In Today’s Deep Space Extra… Travelling to Mars continues to be a huge topic and now astronauts are joining the discussion.
Human Deep Space Exploration
Ohio State University (5/11): The discussion at the Armstrong Space Symposium on May 11 turned to humanity’s next destination in space, the moon or Mars, and whether it will have government or commercial leadership. Commercial ventures “are not substitutes for national will” or “a belief by our nation that we should be preeminent in space,” asserted Mike Griffin, a former NASA administrator, who was among the space agency officials and astronauts who participated.
South China Morning Post (5/11): Ye Peijian, chief commander of China’s lunar exploration program, says his country is considering missions that would robotically capture an asteroid and place it in lunar orbit, where astronauts could explore it for valuable resources, including metals and minerals. China will also consider establishing a permanent asteroid base for its astronauts. Asteroid exploration spacecraft supporting the plans should begin launching in 2020, according to state media reports. NASA’s similar Asteroid Redirect Mission is facing cancellation.
Los Angeles Times (5/11): A chronology of global space exploration milestones reveals that China is catching up with plans to establish a space station and explore the moon with humans.
Space.com (5/11): Launched to the International Space Station a half-dozen years ago, the $2 billion, multi-national Alpha Magnetic Spectrometer, a cosmic ray observatory, will be a short focus of activity during a NASA spacewalk by astronauts Peggy Whitson and Jack Fischer early Friday. Scientists hope to replace the observatory’s cooling system this year to sustain ongoing studies of dark matter.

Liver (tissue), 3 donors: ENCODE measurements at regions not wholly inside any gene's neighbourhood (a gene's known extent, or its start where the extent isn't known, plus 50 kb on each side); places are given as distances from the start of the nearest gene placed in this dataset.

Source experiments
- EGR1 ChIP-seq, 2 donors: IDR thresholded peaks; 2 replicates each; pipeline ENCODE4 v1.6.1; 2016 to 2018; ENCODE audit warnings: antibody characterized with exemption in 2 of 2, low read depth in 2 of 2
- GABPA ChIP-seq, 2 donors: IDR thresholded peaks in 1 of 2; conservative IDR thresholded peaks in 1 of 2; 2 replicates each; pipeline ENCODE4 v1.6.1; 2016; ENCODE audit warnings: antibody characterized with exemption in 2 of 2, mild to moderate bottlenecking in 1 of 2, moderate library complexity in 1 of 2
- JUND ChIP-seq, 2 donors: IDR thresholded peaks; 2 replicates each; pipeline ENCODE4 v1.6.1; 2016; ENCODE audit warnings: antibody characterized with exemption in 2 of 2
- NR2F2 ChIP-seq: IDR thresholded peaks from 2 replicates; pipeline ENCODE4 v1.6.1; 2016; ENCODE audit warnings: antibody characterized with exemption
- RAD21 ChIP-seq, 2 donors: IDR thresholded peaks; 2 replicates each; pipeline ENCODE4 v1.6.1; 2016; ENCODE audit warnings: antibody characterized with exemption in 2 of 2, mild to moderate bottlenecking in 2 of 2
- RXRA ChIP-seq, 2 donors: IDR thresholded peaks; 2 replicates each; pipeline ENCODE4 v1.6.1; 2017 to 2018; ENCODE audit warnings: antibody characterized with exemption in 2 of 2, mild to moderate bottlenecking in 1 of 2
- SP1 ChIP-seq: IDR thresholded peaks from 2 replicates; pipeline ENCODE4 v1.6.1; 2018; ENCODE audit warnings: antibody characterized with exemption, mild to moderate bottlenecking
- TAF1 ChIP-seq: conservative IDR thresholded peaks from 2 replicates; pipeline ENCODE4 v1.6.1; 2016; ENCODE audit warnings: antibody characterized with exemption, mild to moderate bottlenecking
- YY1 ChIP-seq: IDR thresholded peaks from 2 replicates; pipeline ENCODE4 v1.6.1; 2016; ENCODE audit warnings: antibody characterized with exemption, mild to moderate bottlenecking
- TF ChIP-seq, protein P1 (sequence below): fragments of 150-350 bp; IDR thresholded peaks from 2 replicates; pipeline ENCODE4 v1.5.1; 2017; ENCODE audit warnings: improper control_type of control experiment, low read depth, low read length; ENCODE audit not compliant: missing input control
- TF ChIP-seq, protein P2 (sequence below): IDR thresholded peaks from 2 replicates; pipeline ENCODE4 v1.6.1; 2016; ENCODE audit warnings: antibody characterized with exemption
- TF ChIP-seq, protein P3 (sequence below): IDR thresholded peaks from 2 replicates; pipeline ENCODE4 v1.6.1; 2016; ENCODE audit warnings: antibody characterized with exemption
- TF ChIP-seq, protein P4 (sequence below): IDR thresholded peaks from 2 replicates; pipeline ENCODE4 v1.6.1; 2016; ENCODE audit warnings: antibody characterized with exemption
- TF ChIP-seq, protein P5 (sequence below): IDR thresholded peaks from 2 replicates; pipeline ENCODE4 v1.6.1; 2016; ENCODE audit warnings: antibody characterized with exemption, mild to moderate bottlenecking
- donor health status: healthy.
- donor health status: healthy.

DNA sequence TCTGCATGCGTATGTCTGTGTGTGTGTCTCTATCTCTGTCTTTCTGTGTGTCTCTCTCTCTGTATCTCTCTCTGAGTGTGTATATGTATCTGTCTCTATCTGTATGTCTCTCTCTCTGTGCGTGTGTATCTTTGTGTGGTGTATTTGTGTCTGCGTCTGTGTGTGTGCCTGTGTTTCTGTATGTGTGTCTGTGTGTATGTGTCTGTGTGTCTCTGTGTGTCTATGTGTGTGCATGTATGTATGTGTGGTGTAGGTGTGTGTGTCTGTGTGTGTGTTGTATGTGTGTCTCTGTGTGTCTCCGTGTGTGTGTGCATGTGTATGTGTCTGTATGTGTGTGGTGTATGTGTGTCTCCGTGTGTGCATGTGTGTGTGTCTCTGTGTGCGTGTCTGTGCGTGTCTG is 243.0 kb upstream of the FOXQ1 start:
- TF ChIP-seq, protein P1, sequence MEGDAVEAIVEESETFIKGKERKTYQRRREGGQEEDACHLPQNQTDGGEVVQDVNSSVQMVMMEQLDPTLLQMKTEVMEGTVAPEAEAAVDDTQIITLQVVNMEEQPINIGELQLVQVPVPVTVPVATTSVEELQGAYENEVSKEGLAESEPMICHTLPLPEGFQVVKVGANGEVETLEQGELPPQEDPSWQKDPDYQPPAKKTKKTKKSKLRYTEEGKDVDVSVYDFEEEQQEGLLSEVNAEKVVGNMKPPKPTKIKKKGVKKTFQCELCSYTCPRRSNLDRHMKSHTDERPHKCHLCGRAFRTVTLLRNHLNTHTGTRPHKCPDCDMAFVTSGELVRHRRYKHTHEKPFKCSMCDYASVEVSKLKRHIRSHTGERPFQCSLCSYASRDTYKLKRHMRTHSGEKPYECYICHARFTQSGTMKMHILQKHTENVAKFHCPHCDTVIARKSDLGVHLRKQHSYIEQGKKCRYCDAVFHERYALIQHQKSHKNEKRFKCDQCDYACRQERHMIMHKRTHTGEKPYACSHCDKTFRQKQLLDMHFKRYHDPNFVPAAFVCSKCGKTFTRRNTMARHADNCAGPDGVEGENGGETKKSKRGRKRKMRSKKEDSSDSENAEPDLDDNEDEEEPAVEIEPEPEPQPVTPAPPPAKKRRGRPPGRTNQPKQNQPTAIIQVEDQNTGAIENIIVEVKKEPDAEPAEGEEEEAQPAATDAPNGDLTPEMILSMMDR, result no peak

Space.com (5/11): The alien planet HAT-P-26, a “warm Neptune” with water clouds, lies 430 light years from Earth. The exo-planet was observed by the Hubble and Spitzer space telescopes and the observations studied a researcher from NASA’s Goddard Space Flight Center.
Universe Today (5/11): Under a NASA grant, experts at Arizona State University are developing an instrument, Seismometers for Exploring the Subsurface of Europa, that could be included on a future mission to the ice and ocean covered moon of Jupiter to listen to what goes on under the surface. Scientists believe Europa may host habitable environments.
U.S. Mint (5/12): The U.S. Secretary of the Treasury is authorizing the minting of gold and silver coins commemorating the upcoming 50th anniversary of the July 20, 1969 Apollo 11 moon landing. In addition there is a design contest that began May 1 and submissions are due July 29.
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